The technique, developed by Prof. Dan Peer of TAU's Department of Department of Cell Research and Immunology and Scientific Director of TAU's Center for NanoMedicine, has proven itself in the past: It's based on the "cancer bullet" system Peer and other TAU researchers developed that delivers chemotherapy directly to cancer cells, using bioadhesive liposomes (BALs), consisting of regular liposomes reduced to nano-sized particles that attach themselves to the cancerous cells. Peer and Prof. Rimona Margalit, with whom he developed the method, have published several studies showing its effectiveness.
Potential new treatment for aggressive brain tumor
ISRAEL21c (March. 3, 2015)
New hope for tens of thousands diagnosed with gliomas as Tel Aviv University study shows potential way to stop brain tumor cell proliferation.
Professor Dan Peer and his colleages developed naoparticles-based treatment to target glioblastoma cells. Treatment involved injecting specially designed nanoparticles, which acted as the drug delivery system, into the tumors. The drug in this case was nucleic acid with interference RNAs, which attached to receptors that are expressed specifically on glioma cells, and stopped the activity of a key protein (gene) that regulates the rapid reproduction of the cancer cells.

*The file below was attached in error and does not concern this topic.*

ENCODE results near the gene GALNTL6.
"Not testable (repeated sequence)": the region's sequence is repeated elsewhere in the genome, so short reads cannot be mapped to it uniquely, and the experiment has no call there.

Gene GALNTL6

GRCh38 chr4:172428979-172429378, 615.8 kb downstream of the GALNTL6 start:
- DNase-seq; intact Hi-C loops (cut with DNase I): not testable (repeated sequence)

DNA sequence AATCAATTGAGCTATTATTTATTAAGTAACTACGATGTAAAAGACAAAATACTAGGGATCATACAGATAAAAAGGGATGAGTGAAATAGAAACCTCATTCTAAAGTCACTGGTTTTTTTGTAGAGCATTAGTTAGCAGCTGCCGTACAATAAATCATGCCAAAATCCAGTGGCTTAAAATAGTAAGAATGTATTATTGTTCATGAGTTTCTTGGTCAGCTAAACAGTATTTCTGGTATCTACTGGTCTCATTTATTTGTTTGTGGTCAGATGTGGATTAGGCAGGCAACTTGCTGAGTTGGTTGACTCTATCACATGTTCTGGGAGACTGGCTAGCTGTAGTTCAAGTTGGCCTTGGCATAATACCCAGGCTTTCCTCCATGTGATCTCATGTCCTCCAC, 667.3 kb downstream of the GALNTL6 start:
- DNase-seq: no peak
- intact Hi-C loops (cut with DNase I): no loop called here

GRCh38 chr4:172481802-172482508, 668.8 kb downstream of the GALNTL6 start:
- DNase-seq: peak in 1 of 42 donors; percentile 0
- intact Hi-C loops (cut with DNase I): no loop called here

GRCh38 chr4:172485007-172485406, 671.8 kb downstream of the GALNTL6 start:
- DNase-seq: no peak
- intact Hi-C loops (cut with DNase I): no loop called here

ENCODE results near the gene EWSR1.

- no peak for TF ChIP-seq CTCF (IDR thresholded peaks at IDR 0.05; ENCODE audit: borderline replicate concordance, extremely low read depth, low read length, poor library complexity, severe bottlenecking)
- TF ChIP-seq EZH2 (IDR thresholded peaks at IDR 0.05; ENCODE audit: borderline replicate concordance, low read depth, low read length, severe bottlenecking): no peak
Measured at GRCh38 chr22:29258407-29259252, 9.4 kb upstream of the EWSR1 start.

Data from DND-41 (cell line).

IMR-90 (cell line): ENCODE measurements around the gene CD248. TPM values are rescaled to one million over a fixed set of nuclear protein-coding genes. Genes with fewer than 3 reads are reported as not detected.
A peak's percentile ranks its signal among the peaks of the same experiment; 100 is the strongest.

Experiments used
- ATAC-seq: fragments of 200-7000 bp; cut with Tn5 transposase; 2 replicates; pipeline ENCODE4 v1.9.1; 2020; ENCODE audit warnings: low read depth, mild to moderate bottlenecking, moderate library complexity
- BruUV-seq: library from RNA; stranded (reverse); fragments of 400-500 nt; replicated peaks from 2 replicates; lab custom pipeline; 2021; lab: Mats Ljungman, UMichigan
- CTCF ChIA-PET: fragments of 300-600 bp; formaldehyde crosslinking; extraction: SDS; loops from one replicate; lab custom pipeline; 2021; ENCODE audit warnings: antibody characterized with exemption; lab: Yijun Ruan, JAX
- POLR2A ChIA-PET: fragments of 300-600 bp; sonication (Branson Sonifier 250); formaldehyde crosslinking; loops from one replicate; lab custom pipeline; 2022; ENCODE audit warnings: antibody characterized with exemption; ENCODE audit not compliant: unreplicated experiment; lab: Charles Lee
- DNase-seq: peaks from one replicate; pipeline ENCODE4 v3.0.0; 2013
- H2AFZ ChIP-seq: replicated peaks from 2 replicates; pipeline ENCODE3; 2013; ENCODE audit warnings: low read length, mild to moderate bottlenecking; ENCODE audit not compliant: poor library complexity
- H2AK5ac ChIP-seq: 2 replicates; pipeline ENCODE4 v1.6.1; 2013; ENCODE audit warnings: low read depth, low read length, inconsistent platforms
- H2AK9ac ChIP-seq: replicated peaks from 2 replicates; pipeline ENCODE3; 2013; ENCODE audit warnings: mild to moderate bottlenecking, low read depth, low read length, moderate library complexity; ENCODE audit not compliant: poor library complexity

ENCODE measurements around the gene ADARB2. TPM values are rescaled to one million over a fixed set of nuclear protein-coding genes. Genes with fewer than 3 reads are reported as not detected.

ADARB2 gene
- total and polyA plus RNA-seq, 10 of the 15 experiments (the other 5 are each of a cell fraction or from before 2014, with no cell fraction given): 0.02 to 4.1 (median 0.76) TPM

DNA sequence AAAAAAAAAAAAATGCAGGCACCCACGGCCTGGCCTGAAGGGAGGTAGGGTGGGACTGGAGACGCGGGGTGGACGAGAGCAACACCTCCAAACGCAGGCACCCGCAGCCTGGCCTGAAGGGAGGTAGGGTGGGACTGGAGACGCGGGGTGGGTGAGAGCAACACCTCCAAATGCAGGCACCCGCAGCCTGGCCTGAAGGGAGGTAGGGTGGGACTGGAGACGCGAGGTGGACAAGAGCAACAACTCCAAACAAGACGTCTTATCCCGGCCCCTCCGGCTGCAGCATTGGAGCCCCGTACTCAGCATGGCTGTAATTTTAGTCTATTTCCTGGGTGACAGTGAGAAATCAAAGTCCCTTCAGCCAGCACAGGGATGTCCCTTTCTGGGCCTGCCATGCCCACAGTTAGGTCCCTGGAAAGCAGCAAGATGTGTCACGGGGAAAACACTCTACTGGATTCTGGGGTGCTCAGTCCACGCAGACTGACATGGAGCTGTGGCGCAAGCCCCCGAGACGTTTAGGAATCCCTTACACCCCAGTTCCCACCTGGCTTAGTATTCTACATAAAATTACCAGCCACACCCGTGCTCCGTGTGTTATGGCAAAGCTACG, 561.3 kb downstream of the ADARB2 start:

Prof. Dan Peer received an american non-profit award
New York, (Nov. 12, 2014)
An American Non-Profit, Marcella Rosen awards $10,000 (U.S.) Each to Israeli Inventors of a Cancer Bullet, a Metal Ligament Prosthesis, and a Bendable Plastic Touch Screen Display In First Annual Ceremony
A revolution in drug delivery
Tel Aviv University, June, 2014
Ovarian cancer accounts for more deaths of American women than any other cancer of the female reproductive system.
Prof. Dan Peer has proposed a new strategy to tackle an aggressive subtype of ovarian cancer using a new nanoscale drug-delivery system designed to target specific cancer cells.
Nanomedicine for combat Ovarian Cancer, Read and Watch
Prof. Dan Peer has been elected to Israel Young Academy.
Professor Dan Peer appointed to Young Academy of Science
Tel Aviv Univeresity (May 14, 2014)
Tel Aviv Univesity's Prof. Dan Peer, of the The Department of Cell Research and Immunology of the George S. Wise Faculty of Life Sciences has been selected to take part in Israel's Young Academy of Science. The organization was established by the Israel Academy of Sciences and Humanities and consists of young scholars in the humanities, social sciences and natural sciences. Read more
TAU Researchers Devise Nano Mechanism to Combat Ovarian Cancer
TAU Researchers Devise Nano Mechanism to Combat Ovarian Cancer
Tel-Aviv university (Feb, 24, 2014)
Prof. Dan Peer of Tel Aviv University's Department of Cell Research and Immunology has proposed a new strategy to tackle an aggressive subtype of ovarian cancer using a new nanoscale drug-delivery system designed to target specific cancer cells. He and his team — Keren Cohen and Rafi Emmanuel from Peer's Laboratory of Nanomedicine and Einat Kisin-Finfer and Doron Shabbat, from TAU's Department of Chemistry — have devised a cluster of nanoparticles called gagomers, made of fats and coated with a kind of polysugar. When filled with chemotherapy drugs, these clusters accumulate in tumors, producing dramatically therapeutic benefits. Read more